At the last farm in Chersogno, the altimeter on my wrist says 1997 meters. There are another thousand to the peak.
Above me are fog, rocks, and a pale trail. Below, the tattered roofs of the town of Campiglione, where a "For Sale" sign hangs over the ancient houses that look like tenements of the sort whose facades have a single open balcony per floor, though made with local materials: stone and wood. Everything crumbling or almost. And beyond, Lilliputian incredibly distant white cows working their way up the steep flank of the mountain, grazing a huge yellow meadow that opens to the sky well above the tree line.
I look down with astonishment to the dirt road leading down into the valley, which becomes steadily greener at lower altitudes.
This isn't just any valley. It's the Valle di San Michele, a branch of the Val Maira, in the Alpe Cozie. Occitania. No pass at the end of the climb leading to France; rather a closed gorge and a strange feeling. Lots of tiny hamlets spread about, lots of summer homes, sometimes displaying a casual use of cement. The residents who by now number dozens -- fewer than a hundred. More than money, the place seems to lack souls. In the winter, at least. In the summer the Swiss and Germans come, looking for quiet walks, and things liven up.
But now it's October, and on Chersogno, in Campiglione, the Landro family is about to pack to head down to the valley for the winter. Today, they say, they're leading their animals downslope, and won't be back until spring. Sticking around is out of the question: bad weather, cold, snow, and most of all, nothing to do.
In short, when the summer finishes so do the stays of the cattle and the herdspeople who stay on the slopes. Because Chersogno isn't just the name of the mountain, but also of the cheese the Landro family makes up in the meadows. People say it's like a Castelmagno, only sometimes better. They're the only ones who make it, and because of this haven't bothered to register it.
In any case, when we get to their shop, following traisl closed by the forest rangers, the shop is closed too. Because they're getting the animals ready for the trop, and they've also finished all their cheese.
We descend the winding trail, rocks and srubs giving way to meadows and pines, regain the paved road, and reach San Michele di Prazzo: it makes one think to discover that here, in the 18th century, there were 2,000 people. The façade of the old town hall has a solemn image of King Vittorio Emanuele II, and facing it a church whose size provides proof of the importance of the town. Two hikers with boots and packs look at us: who is the intruder?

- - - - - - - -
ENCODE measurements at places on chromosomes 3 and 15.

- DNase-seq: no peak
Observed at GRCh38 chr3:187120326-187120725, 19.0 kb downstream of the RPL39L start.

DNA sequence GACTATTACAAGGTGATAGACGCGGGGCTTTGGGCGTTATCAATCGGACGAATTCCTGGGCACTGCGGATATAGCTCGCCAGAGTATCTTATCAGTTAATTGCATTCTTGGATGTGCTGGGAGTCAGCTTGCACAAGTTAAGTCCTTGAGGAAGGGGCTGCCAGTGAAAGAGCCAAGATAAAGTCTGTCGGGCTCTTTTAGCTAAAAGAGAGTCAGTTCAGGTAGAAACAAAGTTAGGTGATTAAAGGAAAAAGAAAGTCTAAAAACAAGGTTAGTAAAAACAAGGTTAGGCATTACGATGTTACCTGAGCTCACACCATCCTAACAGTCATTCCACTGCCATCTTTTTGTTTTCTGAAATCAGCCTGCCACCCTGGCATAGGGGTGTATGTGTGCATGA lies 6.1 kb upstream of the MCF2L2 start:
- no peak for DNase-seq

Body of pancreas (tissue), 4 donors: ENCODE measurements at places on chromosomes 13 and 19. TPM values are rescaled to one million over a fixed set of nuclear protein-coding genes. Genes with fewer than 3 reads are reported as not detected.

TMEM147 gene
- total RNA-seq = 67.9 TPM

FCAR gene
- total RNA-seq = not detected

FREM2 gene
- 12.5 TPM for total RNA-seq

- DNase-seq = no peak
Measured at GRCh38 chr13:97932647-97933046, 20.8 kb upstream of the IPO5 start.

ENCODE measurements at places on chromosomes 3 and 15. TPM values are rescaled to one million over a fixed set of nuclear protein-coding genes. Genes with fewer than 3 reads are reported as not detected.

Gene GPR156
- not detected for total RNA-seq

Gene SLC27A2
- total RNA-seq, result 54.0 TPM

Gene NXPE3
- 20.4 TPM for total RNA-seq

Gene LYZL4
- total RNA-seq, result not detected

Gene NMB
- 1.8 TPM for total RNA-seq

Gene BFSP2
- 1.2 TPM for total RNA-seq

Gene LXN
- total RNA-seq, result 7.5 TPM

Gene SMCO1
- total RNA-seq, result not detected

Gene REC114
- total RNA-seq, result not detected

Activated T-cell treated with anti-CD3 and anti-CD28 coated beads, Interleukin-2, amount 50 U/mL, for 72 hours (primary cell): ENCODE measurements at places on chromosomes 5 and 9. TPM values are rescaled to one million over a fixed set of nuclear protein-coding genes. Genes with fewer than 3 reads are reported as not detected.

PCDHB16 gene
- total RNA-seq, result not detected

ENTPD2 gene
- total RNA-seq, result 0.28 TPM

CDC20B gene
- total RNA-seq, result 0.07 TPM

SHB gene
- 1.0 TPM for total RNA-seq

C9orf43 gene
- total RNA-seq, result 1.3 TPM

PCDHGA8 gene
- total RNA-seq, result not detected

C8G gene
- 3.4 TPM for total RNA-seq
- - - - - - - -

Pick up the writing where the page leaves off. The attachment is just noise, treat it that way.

For the past ten years Enrica and Roberta Cesano have managed the Tano di Grich, an old-fashioned inn under the porticoes where people eat, sleep and buy food. And, miracle of miracles, they have a whole wheel of Chersogno. The last of the season, they say. 3 kilos (about 6 pounds), 100% cow's milk, 20 euros a kilo: It's ours!
The rind is grainy, but on cutting turns out to be thin, dry, and soft. The body of the cheese is white tending towards pale yellow, and grainy, tender, holding together but not compact, rather friable. A distinctly milky aroma is barely sharpened by aging, but is still penetratingly fresh. On the palate it's deft, surprisingly soft, and soon dissolves into a delicate flavor that combines milk with more intense saltiness, and flows into bitter notes that are especially good. With chewing its initial dryness quickly gves way to a temptingly creamy, beckoning consistency.
Indeed, we put a serious dent into it, washing it down with both a delightful Dolcetto di Dogliani Clavesana DOC 2011 and a more refined but just as enjoyable Barolo Cerretta 2007 from Giovanni Rosso. And the only thing that kept us from continuing was a jolt of common sense.
Better make it last, because there'll be no more Chersogno until June.
NO STAR goes to wines that are correctly made but nothing to get excited about.
ONE STAR goes to wines that are good. TWO STARS go to wines that are very good to excellent. THREE STARS and a POINT SCORE (90-100) go to wines that are superb to extraordinary. And I will give pairing suggestions, which I consider much more important than the scores.